This is what economists of the better informed branch call: supply shock — a type of predicament immune to monetary wizardry, interest rate hikes and government spending. No nation on Earth can ‘un-burn’ its once rich reserves of fossil fuels — which now spend the best part of their days heating up the planet in the form of CO2 and methane. The damage has been done and the battle against depletion and climate change lost.
The rising cost of fossil fuel extraction, diminished discoveries of new reserves and volatile prices have deterred investment in the past decade globally (with the US shale patch and Canadian tar sands being probably the only exceptions). There is little or no spare supply capacity left: we have reached the end of growth. In prior oil shocks (also resulting in economic stagnation and rising prices, called stagflation) there were major untapped reserves under Saudi sand and at the shores of Alaska. Both of them are now well past their heydays with no replacement on the horizon.
We are entering uncharted territory here.
The inflation we see today is thus a sign of an economic reorganization on a truly gargantuan scale. The fact that a single inflation number of 5, 6, 7 or whatever % hides is that not all goods and services suffer the same fate. Food, metals (an indispensable ingredient to all ‘renewables’ and batteries), shipping and fuels lead the pack for the same reason: these are the most energy intensive parts of the economy. They are all using the same inputs: ever more unaffordable fossil fuels. This disproportionate rise in energy costs shifts customer spending from trips abroad and a new car every three years to heating and filling up the fridge.
While it might be true, that high prices invoke supply, replacing once cheap pipeline gas with LNG shipped across the ocean permanently locks in higher costs. More importantly however, against the backdrop of an already problematic global fossil fuel supply, this means actual physical shortages. Long lines at the gas station, then no gas at all — for months. Blackouts, as inherently intermittent ‘renewables’ predictably fail to deliver a stable service (lacking adequate load leveling from natural gas burning power stations). Loss of jobs all across the industry, starting with metallurgy, then car manufacturing. It doesn’t matter if the product is to be powered by batteries or fossil fuels: as both cheap energy (together with cheap metals) and potential buyers with enough money left to spend will dry up like summer rain on hot asphalt.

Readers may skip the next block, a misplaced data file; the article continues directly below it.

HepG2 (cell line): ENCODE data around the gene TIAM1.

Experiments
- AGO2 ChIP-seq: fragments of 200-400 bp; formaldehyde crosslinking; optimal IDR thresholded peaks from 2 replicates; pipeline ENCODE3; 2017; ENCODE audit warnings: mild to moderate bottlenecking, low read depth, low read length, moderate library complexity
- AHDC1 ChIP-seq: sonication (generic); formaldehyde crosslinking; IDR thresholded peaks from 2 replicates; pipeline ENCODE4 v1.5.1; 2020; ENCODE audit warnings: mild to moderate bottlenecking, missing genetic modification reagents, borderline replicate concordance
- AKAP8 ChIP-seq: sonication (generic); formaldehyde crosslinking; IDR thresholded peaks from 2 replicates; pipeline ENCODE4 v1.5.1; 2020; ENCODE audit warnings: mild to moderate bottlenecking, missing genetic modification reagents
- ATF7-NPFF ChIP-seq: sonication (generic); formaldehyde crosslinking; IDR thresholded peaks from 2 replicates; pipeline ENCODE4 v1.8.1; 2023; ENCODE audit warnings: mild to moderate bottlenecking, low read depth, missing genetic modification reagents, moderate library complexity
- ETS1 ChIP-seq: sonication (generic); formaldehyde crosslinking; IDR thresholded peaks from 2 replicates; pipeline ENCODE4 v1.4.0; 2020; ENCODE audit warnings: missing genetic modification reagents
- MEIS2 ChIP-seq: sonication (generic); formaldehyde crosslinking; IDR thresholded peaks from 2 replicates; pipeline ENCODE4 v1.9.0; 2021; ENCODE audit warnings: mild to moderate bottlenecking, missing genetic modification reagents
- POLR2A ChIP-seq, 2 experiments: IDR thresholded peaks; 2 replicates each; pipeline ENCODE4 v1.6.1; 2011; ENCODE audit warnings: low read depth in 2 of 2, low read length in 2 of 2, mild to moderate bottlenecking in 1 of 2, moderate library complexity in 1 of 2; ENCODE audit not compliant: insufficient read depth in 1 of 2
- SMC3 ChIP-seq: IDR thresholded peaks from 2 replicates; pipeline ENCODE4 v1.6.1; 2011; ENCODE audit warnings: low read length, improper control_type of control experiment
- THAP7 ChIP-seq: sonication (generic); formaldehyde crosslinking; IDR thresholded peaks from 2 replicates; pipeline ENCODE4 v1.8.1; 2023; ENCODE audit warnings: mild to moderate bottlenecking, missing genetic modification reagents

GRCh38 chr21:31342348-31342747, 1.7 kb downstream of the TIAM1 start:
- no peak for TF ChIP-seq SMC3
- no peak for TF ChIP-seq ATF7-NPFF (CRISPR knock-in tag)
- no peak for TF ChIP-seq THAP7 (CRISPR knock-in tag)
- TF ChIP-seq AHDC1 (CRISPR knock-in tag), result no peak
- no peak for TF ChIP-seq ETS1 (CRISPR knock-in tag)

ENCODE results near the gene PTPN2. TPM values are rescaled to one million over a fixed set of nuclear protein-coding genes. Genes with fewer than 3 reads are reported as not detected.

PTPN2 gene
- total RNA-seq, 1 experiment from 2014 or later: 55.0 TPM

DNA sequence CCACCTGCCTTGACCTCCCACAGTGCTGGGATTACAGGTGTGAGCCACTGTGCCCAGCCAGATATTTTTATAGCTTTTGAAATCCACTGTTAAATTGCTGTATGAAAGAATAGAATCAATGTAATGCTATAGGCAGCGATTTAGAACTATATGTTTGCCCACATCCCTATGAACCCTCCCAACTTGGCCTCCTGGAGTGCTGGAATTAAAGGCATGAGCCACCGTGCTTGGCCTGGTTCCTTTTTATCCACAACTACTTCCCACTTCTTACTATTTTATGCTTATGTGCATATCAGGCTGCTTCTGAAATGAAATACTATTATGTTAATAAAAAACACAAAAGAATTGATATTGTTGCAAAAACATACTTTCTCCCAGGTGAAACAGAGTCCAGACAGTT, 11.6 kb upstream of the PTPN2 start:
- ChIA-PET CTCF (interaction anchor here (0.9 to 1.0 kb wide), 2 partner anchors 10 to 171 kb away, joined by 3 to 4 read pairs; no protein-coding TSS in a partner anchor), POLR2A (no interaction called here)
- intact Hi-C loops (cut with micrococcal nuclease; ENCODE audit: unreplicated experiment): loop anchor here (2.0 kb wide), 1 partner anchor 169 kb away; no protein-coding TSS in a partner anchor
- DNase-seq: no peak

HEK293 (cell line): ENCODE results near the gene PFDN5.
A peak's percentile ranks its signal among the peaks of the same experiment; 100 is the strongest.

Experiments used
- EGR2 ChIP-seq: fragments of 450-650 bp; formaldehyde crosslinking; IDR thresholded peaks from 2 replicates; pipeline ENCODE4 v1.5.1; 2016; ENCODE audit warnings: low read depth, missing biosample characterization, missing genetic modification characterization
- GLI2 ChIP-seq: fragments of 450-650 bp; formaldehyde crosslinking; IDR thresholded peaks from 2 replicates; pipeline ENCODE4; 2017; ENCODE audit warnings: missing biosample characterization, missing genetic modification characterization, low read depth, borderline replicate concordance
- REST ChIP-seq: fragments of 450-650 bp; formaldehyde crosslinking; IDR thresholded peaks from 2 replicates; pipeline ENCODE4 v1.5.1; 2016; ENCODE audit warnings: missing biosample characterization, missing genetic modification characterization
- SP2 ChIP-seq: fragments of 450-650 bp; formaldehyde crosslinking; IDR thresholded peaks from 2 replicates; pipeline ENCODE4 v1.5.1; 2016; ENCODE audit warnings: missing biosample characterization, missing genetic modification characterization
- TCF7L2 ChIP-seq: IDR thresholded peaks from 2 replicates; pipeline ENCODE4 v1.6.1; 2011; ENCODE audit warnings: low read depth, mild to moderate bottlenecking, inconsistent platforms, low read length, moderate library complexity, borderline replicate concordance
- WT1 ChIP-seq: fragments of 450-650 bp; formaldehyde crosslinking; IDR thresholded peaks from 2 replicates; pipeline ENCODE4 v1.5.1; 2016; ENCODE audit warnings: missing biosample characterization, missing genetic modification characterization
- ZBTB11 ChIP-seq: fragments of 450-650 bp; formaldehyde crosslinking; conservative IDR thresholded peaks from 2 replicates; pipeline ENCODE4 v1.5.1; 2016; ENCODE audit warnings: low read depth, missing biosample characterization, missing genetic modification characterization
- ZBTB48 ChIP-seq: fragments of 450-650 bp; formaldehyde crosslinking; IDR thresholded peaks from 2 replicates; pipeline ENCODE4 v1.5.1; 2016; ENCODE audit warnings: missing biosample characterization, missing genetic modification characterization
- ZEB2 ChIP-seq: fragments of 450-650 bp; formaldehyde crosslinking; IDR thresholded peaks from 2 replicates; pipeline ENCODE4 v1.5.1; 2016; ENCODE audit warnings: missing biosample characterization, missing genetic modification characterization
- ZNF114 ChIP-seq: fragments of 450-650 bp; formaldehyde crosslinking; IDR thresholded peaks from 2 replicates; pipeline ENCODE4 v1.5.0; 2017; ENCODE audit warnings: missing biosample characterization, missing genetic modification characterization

It is the relative affordability of energy that drives the economy. If the cost of fossil fuels (still providing 85% of our energy) goes up so disproportionally as it can be seen today, it has the potential to topple the entire system. The economy is not about money — contrary to the claims made by priests of the Sacred Order of Monetary Theorists. It is about cheap, affordable, readily expandable and widely usable energy — which much to the detriment to all life on this planet — still means fossil fuels.
The battle for the last remaining reserves of coal oil and gas on Earth for Europe has been lost. Now the only ‘choice’ it was left to make is to slowly wither on the vine, or die a quick — but certainly noble — death. The samurai from the western shores of Eurasia is on his knees, and he has seems to made up his mind.
Other nations are not much luckier either. Europe, despite the green rhetoric, will scrounge fossil fuels from all around the world in its last gasps for air — driving prices for much of the planet into wholly unaffordable ranges. Demand destruction can be expected to switch into overdrive finally putting an end to high prices, together with an old economic world order — and leaving one of its founding member lying dead.
Until next time,
This article uses ritual acts of suicide as a metaphor. If you have similar thoughts regarding your own life please seek professional help immediately. There is a raft of organizations ready to aid you worldwide.